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JSON versus XML

Posted by robogeek on January 14, 2008 at 11:16 AM PST

Is JSON better than XML? is an interesting read. JSON is the new kid for portable data transfer and while JSON derives from Javascript there is JSON parser support in other languages. The posting goes over pro's and con's of using JSON or XML. It appears in this analysis that the big primo advantage of JSON is that browsers have an easier time using it, since XML support on browsers is "spotty" and XML support anywhere means using the DOM model which is a bit klunky. However XML has some glaring advantages what with XPath and XSLT offering powerful ways to sift through XML datasets and transform them to other formats.

Suggests to me a model of using XML for server-server interchange, and then using XSLT to transform it to JSON when squirting data to a browser.

But then he gets to security. JSON relies on using eval() to run javascript commands and that squirts out a javascript object. Um.. that looks like a gaping security problem because that JSON could contain anything and a nefarious website operator (phishing anyone?) could wreak havoc. Maybe.

He does claim that XML data is secure because There is never a possibility that parsing XML data will result in code being executed. ... uh, gee, I have been looking at SVG files recently and the W3C official SVG test suite contains SVG files that use Javascript to do animation. It appears to me that in some instances XML files do contain executable code.

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"However XML has some glaring

"However XML has some glaring advantages what with XPath and XSLT offering powerful ways to sift through XML datasets and transform them to other formats."

There are a number of template libraries available for transforming JSON into HTML, as XSLT can transform XML. See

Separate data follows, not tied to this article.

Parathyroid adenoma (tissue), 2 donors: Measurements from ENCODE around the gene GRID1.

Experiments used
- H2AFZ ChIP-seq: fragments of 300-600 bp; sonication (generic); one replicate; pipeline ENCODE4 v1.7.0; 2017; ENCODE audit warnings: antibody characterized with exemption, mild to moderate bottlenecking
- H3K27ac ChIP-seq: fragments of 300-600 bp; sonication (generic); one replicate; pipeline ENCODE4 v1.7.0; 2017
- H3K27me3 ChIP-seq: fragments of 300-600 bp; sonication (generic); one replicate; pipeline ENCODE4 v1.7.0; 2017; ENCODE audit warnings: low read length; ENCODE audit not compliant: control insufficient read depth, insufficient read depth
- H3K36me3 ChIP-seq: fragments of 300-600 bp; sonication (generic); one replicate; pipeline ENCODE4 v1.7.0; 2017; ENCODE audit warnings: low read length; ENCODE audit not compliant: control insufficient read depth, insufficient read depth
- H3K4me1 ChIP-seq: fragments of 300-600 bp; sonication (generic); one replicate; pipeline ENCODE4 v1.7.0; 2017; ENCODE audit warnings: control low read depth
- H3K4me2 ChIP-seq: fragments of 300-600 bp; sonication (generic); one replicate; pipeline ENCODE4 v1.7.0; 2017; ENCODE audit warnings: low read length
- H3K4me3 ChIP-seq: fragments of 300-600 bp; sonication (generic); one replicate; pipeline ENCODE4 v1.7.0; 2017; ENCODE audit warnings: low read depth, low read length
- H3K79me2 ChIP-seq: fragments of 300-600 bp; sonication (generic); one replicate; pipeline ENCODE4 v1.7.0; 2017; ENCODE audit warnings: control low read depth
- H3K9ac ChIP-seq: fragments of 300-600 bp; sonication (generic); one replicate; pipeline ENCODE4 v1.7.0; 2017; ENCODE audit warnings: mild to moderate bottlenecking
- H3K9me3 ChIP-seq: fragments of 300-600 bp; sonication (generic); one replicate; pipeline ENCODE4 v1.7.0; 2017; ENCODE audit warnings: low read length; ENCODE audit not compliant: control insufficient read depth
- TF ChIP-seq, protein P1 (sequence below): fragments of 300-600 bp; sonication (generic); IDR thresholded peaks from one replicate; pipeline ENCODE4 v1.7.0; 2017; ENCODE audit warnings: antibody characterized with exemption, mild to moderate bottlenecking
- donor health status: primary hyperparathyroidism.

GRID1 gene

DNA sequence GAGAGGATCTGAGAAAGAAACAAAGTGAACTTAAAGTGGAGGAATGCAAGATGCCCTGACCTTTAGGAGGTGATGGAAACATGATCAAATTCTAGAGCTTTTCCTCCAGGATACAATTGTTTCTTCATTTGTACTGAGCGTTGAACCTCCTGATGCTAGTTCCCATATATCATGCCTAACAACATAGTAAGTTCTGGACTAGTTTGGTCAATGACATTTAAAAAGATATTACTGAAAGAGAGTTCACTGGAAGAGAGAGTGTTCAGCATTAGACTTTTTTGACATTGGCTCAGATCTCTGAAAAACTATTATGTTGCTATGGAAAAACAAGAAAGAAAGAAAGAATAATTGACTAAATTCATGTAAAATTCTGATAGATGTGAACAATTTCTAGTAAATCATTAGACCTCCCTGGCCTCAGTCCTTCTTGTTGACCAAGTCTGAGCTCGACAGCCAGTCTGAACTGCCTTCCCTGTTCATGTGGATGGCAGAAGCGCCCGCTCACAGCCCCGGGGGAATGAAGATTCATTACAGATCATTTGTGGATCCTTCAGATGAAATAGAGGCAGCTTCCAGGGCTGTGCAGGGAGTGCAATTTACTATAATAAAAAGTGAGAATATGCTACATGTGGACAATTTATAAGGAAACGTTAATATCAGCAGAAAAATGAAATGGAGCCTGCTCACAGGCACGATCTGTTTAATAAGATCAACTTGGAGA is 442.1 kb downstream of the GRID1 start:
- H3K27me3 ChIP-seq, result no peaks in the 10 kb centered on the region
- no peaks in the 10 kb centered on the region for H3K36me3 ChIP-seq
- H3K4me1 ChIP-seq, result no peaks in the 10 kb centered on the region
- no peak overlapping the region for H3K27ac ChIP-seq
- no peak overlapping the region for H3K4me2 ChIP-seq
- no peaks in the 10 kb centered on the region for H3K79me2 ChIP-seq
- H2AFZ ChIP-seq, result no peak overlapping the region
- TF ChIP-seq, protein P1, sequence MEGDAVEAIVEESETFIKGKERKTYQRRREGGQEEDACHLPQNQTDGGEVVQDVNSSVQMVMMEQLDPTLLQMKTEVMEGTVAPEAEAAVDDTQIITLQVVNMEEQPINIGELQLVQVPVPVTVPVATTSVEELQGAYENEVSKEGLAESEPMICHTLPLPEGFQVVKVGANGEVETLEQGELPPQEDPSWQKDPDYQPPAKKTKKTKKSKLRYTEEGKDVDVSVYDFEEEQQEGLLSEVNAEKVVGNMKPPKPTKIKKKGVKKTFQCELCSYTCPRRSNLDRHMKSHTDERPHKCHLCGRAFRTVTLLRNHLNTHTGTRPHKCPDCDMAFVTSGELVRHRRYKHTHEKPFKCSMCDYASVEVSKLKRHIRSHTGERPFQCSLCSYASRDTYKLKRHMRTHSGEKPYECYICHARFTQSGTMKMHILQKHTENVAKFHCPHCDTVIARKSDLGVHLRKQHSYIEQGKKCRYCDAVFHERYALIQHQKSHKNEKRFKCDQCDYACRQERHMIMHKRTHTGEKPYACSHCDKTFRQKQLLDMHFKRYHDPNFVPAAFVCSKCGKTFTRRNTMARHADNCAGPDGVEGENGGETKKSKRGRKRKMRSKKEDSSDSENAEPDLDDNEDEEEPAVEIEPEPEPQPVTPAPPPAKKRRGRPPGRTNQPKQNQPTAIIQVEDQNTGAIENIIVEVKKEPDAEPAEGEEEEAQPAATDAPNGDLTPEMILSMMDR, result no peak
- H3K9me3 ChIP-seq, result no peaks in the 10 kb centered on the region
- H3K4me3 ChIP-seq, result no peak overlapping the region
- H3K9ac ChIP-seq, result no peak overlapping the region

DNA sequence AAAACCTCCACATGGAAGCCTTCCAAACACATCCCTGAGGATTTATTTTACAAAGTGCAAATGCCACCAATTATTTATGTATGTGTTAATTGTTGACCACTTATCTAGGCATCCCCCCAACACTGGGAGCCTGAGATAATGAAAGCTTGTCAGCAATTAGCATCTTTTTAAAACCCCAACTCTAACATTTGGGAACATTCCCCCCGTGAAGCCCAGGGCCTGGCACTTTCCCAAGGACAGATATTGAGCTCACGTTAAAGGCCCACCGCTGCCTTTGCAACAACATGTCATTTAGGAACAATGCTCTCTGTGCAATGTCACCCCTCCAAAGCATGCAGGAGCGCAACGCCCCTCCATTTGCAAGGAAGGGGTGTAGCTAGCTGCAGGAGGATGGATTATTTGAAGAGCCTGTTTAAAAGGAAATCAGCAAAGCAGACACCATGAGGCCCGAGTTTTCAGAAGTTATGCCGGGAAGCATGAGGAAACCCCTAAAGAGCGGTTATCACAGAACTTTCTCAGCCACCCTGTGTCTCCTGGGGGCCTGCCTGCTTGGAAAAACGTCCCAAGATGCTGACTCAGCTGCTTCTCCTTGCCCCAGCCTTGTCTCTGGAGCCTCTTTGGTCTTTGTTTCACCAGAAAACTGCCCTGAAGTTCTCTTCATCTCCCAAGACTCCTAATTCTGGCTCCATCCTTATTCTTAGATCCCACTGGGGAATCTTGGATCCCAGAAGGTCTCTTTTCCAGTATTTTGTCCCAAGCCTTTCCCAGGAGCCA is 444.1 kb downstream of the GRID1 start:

Within the domain of a simple DOM parser, XML is secure, and that's what NCZ is refering too with regards to security.

The issues that bingobibbins refers too are implementation issues (buffer overruns and what not), rather than explicit holes in the protocols. Doesn't make his point any less valid, but a buggy implementation does no make XML inherently insecure.

Since eval() is, essentially, "all" of Javascript and all of its power, it is much less secure.

This difference between XML and Javascript is much like the difference between the Common Lisp Reader and and Common Lisp Eval. The Reader reads S-Expressions in to a data structure, and Eval evaluates a data structure.

Javascript doesn't have that ability to seperate the creation of the parse tree, and the evaluation of the parse tree. It can only eval raw text.

Compare the Lisp Reader and Eval to an SVG engine being able to evaluate a stream of XML or a populated DOM.

There are mechanisms to return simply a data structure from an XML formatted data stream, and then later evaluate it using some mechanism (say, SVG). But the two parts of the process are (can be) separate.

The marshalling of the XML to the data structure is implicitly secure since there are no side effects of the processing beyond creating the DOM. Evaluating that DOM may NOT be secure because of SVGs ability to embed Javascript.

A JSON parser can be written to create data structures from JSON formatted streams, but common practice is to NOT do that as of yet, thus there is no separation between the marshalling of the data structure and the evaluation of the data structure. No ability to add ones own "firewall" so to speak.

(Note, for completeness, it is possible to embed arbitrary Common Lisp code in to an S-Expression that can be evaluated by the Reader, thus simply exposing a (read ...) function on to a socket is not secure, but the reader can be configured to not allow this.)

Every time someone proclaims "data format X is totally secure" I just hearken back to the day when it turned out a common ASN.1 parsing library had multiple security issues, making it possible to break into (among other things) Cisco routers.

The more complex the format, the more likely there are bugs... and XML is awfully darn complex, especially for what little it does. Honestly, I've never found a worthwhile use for XML versus some smaller, simpler format--and I'll be surprised if I ever do.

His point on security is wrong. There are plenty of JS libraries out there for safely parsing JSON, such as Yahoo's: